Clues to Civilization
July 8-August 14, 2021
Jessica Silverman is pleased to announce Catherine Wagner: Clues to Civilization, an expansive survey of photographs by the artist created from 1982-2014 that runs from July 9 to August 14, 2021. The exhibition comprises four series of works from Wagner’s career: American Classroom, Realism and Illusion, Reparations and Rome Works. Spanning over three decades, each of the series are fortified by a rigorous examination of knowledge creation and transference, reckoning with collective historical foundations and the concept of the body politic. Working as a conceptual artist through the medium of photography, Wagner places the enduring crisis of the human knowledge order front and center, using the inanimate to reconfigure dominant narratives and systems of thought. This is her first solo exhibition with Jessica Silverman.
Beginning in the early 1980s and first exhibited at the Museum of Fine Arts,
Houston, the American Classroom series includes black-and-white photographs
of American schools and learning environments. The works are evacuated of
human subjects and depict empty classrooms, written text left on chalkboards,
or a poignant creative writing story displayed on an early computer; objects are
personified and haunt the image-plane, showing residues of human activity.
Realism and Illusion from 1995 is a subversive analysis of Disney theme parks in
Tokyo, Orlando, Paris, and Anaheim. Works in this series such as Gendered House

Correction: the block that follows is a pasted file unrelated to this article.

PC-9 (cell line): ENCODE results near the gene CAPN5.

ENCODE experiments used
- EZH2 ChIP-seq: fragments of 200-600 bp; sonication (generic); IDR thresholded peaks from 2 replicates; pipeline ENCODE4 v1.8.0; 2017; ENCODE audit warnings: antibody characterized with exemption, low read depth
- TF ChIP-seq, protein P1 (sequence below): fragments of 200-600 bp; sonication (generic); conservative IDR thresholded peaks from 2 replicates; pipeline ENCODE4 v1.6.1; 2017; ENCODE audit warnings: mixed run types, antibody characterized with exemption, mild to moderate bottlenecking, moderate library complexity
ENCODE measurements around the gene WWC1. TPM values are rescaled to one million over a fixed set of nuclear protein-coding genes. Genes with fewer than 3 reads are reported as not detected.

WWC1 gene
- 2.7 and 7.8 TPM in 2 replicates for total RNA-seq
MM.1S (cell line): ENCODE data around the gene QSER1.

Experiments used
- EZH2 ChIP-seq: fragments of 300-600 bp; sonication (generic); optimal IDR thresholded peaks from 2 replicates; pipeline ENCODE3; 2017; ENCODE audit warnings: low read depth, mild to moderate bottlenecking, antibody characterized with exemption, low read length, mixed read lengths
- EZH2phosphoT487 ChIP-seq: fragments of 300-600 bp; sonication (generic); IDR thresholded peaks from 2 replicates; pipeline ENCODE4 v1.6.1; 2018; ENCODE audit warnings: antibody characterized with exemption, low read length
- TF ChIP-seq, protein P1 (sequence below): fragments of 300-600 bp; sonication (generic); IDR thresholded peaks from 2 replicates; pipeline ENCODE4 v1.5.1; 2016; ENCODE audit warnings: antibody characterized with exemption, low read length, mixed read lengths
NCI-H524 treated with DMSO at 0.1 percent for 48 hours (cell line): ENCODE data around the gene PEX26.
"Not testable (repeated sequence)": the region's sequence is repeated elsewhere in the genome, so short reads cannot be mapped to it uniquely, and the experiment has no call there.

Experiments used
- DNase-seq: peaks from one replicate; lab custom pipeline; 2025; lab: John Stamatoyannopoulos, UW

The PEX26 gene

and Southern California Landscape closely examine the illusory nature of built
environments and the coercive, constricting nature of archetypes, particularly
when they originate from a singular gaze driven by American culture.
Two works included in the exhibition from Wagner’s Reparations series traverse
the history of the prosthetic splint, responding directly to the circulation of
images of war and violence that condition the contemporary present. Moving
away from essentializing images of human pain, the artist instead photographs
splints and prosthetics from throughout history to show the body as both a
resilient and political instrument.
The most recent series in the exhibition from 2014, Rome Works, are photographs
of galleries and sculptures being conserved and restored at historical institutions
such as the Musei Capitolini and Palazzo Altemps. Works such as Artemis/Diana
re-contextualize Classical sculpture to puncture conventional narratives of icons.
In the photo, a sculpture of the Greek goddess Artemis’ torso is suspended in an
electric blue strap, complicating the God of the hunt’s mythological legacy as a
woman who could not be tied down.